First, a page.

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Researching Home Guard units?

Discussion in 'Civil War History - General Discussion' started by Bruce Vail, Mar 20, 2017.

  1. Bruce Vail

    Bruce Vail Sergeant Major

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    I recently learned that a family relative was a member of a "Home Guard" unit in North Carolina during the war.

    How does one go about researching the documentation for something like this? Would it be in the National Archives, or in some state or local records?
     
    east tennessee roots likes this.

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  3. east tennessee roots

    east tennessee roots 1st Lieutenant

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    In Tennessee the Confederate "Home-Guard" was referred to as "Reserves". North Carolina had "Senior" and "Junior" Reserves. The prewar Militia were also incorporated. I had a Wilkes County relative that was ranked Lieutenant-Colonel in that County's Militia, but from what I've gathered he apparently operated individually, mostly delivering conscripts and chasing down deserters.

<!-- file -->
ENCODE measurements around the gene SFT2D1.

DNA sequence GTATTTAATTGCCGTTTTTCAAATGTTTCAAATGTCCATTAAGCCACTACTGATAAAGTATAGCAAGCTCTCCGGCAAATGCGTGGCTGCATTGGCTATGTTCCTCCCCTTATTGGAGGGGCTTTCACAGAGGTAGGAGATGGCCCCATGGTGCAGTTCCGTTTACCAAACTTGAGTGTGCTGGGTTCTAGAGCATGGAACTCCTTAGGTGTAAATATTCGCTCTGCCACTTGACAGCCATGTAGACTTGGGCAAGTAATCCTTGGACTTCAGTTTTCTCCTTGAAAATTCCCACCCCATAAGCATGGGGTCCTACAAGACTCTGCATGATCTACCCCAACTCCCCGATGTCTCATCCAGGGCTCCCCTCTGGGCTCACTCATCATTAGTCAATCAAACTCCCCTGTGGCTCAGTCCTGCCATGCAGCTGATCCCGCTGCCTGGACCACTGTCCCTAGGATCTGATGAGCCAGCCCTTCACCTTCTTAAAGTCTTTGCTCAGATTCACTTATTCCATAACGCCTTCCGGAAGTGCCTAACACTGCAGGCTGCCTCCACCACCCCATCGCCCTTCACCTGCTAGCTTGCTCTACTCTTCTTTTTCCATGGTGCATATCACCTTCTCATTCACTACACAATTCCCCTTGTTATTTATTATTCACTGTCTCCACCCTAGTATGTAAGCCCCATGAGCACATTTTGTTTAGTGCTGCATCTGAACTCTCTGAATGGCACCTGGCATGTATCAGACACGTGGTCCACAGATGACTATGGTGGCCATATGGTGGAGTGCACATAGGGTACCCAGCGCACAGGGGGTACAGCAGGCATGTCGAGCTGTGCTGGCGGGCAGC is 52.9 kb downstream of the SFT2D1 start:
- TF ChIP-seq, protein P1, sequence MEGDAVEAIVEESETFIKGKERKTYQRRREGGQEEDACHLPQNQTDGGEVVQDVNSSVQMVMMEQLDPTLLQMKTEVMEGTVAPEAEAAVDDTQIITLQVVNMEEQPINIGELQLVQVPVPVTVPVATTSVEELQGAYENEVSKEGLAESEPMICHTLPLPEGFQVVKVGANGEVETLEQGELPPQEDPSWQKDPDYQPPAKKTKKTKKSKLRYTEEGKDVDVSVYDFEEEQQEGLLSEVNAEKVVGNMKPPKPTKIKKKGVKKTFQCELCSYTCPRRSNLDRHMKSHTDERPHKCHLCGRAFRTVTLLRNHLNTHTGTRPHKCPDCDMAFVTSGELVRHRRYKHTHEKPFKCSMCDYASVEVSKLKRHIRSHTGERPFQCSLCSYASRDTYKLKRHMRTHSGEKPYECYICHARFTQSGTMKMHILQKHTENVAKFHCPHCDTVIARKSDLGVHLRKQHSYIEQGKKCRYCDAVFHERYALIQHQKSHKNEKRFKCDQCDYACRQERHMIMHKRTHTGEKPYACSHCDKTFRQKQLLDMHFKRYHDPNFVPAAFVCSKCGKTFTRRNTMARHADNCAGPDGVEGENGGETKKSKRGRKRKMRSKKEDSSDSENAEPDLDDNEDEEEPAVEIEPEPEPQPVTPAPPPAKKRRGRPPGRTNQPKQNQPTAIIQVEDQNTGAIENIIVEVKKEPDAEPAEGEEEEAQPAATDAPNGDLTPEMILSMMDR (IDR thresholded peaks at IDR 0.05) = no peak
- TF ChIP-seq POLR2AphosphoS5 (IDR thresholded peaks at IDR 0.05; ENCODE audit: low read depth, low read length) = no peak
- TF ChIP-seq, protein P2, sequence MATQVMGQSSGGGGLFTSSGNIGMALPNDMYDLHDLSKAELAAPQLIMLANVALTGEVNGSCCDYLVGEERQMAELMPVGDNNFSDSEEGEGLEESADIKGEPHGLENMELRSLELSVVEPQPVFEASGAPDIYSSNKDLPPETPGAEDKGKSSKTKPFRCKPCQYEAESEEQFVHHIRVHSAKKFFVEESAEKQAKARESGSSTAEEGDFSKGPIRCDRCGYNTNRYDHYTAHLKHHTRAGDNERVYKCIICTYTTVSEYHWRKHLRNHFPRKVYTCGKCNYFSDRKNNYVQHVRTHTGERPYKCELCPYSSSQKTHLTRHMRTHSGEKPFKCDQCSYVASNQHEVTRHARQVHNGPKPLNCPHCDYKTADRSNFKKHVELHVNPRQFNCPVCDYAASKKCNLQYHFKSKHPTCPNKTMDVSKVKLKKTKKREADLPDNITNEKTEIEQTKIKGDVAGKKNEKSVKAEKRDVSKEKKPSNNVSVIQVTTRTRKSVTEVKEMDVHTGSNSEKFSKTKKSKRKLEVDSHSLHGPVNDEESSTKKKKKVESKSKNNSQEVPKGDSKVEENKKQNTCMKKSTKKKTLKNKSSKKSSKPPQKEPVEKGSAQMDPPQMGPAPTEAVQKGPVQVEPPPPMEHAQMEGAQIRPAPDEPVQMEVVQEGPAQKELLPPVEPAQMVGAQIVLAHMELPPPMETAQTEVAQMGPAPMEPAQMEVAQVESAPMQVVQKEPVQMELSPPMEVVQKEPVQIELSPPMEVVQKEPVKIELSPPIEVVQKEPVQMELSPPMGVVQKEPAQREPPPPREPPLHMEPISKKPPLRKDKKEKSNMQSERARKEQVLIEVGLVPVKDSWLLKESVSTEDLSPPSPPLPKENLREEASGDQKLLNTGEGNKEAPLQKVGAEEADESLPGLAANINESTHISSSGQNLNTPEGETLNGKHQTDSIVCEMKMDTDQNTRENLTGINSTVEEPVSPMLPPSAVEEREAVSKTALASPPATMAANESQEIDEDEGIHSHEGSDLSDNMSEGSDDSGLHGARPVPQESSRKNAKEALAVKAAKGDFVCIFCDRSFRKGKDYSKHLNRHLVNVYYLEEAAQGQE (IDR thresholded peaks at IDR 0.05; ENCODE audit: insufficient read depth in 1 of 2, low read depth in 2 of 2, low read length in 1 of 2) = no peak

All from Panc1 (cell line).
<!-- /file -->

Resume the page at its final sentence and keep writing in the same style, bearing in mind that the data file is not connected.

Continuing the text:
http://www.archive.org/stream/cu31924092908569#page/n673/mode/2up
     
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  4. east tennessee roots

    east tennessee roots 1st Lieutenant

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    http://www.ncpedia.org/home-guard
     
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  5. leftyhunter

    leftyhunter Major

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    Two books definitely have homeguard history. " Bitterly divided the South's inner Civil War" David Williams thenewpress.com . "Savage Conflict the decisive role of guerrilla warfare during the Civil War" Daniel Sutherland . Professor Sutherland afterwards wrote a book about Unionist guerrillas something like " War on the homefront" that should include a lot about Confederate homeguards. Their is a book about the Unionist and Confederate guerrilla warfare in Western North Carolina " war in the mountains".We do have some threads on homeguards on both sides. Keep in mind their were indeed Unionist home guards deep in Confederate territory as well has those formed after Union Army liberation.
    I would check with local county histories written immediate post Civil War up to say 1920.
    Leftyhunter
     

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